Steps companies can take to prepare for lease accounting changes
Steps companies can take to prepare for lease accounting changes
Insight

Steps companies can take to prepare for lease accounting changes

Timely implementation of the new standard will be key to a quality audit.

By Elizabeth Lynch

Leases for retail space, for office equipment, delivery trucks and more. Just identifying all the leases is a chore all by itself.

While some organizations have begun to implement the new lease accounting standard (ASC 842), many may not be where they need to be to comply by the effective date. For some, the time needed to implement the standard will exceed their expectations.

The new guidelines from the Financial Accounting Standards Board require companies to account for all leases with a term of 12 months or more onto their balance sheets. The standard will move an estimated $2 trillion of operating leases onto corporate America's balance sheets.

For some, the time needed to implement the lease accounting standard will exceed their expectations
- Scott Muir

For public companies, the changes go into effect for periods beginning after December 15, 2018, and a year later for private companies. While that once may have seemed a long way off, it is now fast approaching and given these efforts and other complexities of the new standard, the implementation deadline will be here before you know it.

Under the standard, an entity must first ensure all of its leases are identified. It is not unusual for a large corporation to have hundreds, if not thousands, of leases and the retail, energy and transportation industries tend to have more leases than others. Then, each lease must be reviewed, analyzed and recorded. Companies should not underestimate the time and effort these steps will require.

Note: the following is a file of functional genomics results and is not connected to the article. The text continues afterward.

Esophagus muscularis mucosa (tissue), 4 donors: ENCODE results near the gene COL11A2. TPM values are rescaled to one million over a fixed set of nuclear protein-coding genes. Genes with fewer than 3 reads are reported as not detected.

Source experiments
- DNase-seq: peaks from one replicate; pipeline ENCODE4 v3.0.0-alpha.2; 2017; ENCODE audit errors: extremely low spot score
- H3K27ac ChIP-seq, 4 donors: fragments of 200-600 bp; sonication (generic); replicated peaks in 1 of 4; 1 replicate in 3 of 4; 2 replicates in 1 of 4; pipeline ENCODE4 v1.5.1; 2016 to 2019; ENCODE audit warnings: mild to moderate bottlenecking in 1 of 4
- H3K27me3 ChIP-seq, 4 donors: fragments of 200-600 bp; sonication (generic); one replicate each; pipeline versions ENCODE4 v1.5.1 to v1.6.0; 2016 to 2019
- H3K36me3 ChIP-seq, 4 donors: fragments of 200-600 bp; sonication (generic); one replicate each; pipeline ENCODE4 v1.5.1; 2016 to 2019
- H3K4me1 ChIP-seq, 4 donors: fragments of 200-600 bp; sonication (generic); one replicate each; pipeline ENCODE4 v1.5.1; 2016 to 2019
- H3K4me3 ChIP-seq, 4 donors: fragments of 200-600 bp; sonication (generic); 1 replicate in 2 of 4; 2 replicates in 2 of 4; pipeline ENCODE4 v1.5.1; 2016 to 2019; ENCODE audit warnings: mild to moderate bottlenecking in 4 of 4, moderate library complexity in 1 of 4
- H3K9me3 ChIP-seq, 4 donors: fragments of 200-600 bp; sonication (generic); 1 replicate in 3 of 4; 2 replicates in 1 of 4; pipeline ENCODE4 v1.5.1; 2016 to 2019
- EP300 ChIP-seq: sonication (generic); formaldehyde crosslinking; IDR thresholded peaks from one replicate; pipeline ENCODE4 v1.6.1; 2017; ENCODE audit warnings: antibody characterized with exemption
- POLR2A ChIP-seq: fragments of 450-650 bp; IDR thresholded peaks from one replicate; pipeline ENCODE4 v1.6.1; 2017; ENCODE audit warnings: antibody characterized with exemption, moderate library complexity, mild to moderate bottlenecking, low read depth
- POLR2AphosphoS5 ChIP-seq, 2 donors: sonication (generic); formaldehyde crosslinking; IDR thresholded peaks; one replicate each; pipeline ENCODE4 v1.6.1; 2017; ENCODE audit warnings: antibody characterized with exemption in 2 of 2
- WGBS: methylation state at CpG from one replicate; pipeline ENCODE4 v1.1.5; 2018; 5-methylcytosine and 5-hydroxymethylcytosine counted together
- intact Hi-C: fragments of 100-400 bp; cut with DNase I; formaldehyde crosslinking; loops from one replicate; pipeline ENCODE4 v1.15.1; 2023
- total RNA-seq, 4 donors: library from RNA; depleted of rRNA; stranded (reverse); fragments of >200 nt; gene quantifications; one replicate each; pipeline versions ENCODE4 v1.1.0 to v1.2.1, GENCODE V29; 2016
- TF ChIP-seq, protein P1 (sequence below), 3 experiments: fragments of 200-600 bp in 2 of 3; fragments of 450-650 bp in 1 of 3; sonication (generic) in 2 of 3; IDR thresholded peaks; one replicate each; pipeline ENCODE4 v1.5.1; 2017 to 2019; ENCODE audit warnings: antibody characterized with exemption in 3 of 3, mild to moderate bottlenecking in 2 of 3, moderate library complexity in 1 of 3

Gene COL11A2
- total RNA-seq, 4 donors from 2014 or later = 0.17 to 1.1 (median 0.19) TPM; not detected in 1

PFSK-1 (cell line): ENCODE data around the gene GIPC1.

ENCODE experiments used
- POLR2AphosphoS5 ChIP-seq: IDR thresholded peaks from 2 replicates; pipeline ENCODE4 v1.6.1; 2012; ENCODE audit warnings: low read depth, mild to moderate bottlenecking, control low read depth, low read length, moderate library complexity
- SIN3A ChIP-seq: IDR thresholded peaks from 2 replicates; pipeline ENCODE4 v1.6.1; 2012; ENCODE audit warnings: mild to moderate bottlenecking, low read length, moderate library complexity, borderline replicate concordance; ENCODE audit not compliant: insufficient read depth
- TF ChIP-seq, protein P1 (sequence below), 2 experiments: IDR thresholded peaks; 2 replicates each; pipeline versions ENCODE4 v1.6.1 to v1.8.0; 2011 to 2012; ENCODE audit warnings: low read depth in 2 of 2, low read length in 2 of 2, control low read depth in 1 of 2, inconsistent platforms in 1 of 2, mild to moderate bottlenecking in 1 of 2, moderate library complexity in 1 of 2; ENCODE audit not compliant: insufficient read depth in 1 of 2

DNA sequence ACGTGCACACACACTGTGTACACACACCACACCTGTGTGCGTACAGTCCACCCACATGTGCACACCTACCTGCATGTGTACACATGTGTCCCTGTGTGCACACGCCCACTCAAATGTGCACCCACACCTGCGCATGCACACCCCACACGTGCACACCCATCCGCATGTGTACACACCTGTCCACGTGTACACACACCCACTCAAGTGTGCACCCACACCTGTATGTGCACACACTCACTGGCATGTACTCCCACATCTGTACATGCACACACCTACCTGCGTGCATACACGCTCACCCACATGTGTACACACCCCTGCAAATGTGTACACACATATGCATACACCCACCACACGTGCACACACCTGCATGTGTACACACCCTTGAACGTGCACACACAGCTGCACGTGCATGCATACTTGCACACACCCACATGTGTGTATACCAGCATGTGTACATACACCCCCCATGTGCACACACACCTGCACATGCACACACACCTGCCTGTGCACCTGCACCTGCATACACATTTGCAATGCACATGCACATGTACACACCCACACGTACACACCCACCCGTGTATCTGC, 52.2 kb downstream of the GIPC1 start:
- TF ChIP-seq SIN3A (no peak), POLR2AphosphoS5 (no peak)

The new lease accounting standard will have implications beyond accounting and throughout an organization, including tax, reporting, operations and technology.

Companies that haven’t begun can learn from those that have, and the most important lesson is to start early and expect the unexpected. KPMG offers more information about lease accounting on its Financial Reporting View web site.

KPMG Partner Scott Muir is available to answer questions about the changes and steps companies can take now. These include:

  • Complete a thorough impact assessment
  • Compile a complete inventory of the Company’s leases
  • Perform contract reviews by asset classes and analyze areas where embedded lease arrangements may exist
  • Review lease reporting and policies, disclosure gaps, and tax policies
  • Understand practical expedients that are available both during and after transition
  • Identify process and key control impacts

Plan for your implementation:

  • Analyze system options by considering both future and current process and reporting needs
  • Develop a solution blueprint
  • Map future state processes, including system outputs to meet end-user needs
  • Document system and integration requirements
  • Document a detailed plan to transition

Please contact Elizabeth Lynch to speak with Muir or another KPMG partner about lease accounting.

 

Some of the services described herein may not be permissible for KPMG audit clients and their affiliates or related entities.

 

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Scott Muir

Scott Muir

Partner, Dept. of Professional Practice, KPMG US